6. Given that CALM is motivated by biology but is not inherently a model of biological computation, what principles of information processing are gathered from Murre's investigations? It is shown that within a module, prenodal activation patterns converge onto representational (R) nodes that interact with veto (V) and arousal (A) nodes. The convergence process is unique, but the associated mechanisms of learning, categorizing and separating correlated patterns are rather standard.
7. More interesting properties arise when several CALMs are linked together. It is here that the computational modeling shows the greatest promise since "modular architectures... stand somewhere between purely localized and fully distributed representations" (Murre, 1992, p. 127). The book lays some foundations and further work is apparently in progress, but the local and modular features of CALM, as a component of larger networks, have not been fully realized. This is a general comment. It is applicable to other modular architectures as well, including hierarchical cluster models (for example, Sutton et al., 1988), and emphasizes the point that novel computational and learning paradigms likely exist in modular yet distributed neural systems.
8. There is considerable enthusiasm about using artificial neural networks to probe mechanisms of normal and altered cognition (for example, see Farah, in press). In general, the models deal with functional networks, wherein the modules have behavioral but not necessarily structural significance. The behaviors examined by Murre include letter recognition, implicit and explicit memory, and catastrophic sequential interference. In common with other models of layered modules, such as the multi-layered perceptron and neocognitron, small networks of CALM modules produce results that are consistent with known psychological data.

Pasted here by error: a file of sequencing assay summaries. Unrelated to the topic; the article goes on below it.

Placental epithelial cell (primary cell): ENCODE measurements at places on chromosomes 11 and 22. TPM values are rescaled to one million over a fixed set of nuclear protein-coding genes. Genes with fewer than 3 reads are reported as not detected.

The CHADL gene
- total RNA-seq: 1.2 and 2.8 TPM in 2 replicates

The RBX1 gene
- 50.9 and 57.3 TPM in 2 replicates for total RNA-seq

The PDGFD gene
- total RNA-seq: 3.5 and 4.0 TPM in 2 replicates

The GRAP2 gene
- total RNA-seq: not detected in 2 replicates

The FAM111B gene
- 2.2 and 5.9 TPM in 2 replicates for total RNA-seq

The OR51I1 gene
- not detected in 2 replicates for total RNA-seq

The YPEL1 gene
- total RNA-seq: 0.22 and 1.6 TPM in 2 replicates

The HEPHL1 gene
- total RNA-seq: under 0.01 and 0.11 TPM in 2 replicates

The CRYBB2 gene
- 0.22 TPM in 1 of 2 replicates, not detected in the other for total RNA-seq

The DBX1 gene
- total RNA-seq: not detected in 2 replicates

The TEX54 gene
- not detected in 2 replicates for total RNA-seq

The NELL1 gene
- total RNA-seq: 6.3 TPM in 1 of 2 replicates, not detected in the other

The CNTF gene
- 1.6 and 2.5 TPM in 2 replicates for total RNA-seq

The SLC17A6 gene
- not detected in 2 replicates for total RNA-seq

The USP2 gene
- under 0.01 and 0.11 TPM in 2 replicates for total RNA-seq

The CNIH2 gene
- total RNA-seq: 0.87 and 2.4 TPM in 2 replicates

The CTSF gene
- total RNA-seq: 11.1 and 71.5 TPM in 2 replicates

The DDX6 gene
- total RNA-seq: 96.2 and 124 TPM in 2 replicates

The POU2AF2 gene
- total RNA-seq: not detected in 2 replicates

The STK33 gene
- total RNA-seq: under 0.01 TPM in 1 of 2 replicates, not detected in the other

9. Nevertheless, the predictive and explanatory properties of CALM are basically absent from Murre's discussion of CALM's psychological emulations. Without such information, it is difficult to assess the importance of CALM. Other models produce similar results, and this may be a reflection of fundamental principles of modular yet distributed networks rather than of CALM per se.
10. In summary, the book is recommended to a wide audience interested in how a particular neural network model is developed and then applied to a broad range of problems. Modular networks with locally distributed features, such as those present in CALM and other similar models, undoubtedly have important properties that are pertinent to biological and computational learning. Their relevance to psychology is being established. Ongoing investigations will hopefully provide more insight into how these interesting models may help us better understand brain processes and behavior.
Farah, M.J. Neuropsychological inference with an interactive brain: A critique of the locality assumption. Behavioral and Brain Sciences. In press.
Hobson, J.A., Steriade M. (1986) Neuronal basis of behavioral state control. In: Mountcastle V.B. (ed) Handbook of Physiology - The Nervous System, Vol IV. American Physiological Society: Bethesda, 701-823.
Murre, J.M.J. (1992) Learning and Categorization in Modular Neural Networks. UK: Harvester/Wheatsheaf; US: Erlbaum.
Murre, J.M.J. (1992) Precis of: Learning and Categorization in Modular Neural Networks. PSYCOLOQUY 3(68) categorization.1.
Sutton J.P., Beis J.S., Trainor L.E.H. (1988) Hierarchical model of memory and memory loss. Journal of Physics A: Math Gen 21, 4443-4454.
Szentagothai J. (1975) The "module concept" in cerebral cortex architecture. Brain Research 95, 475-496.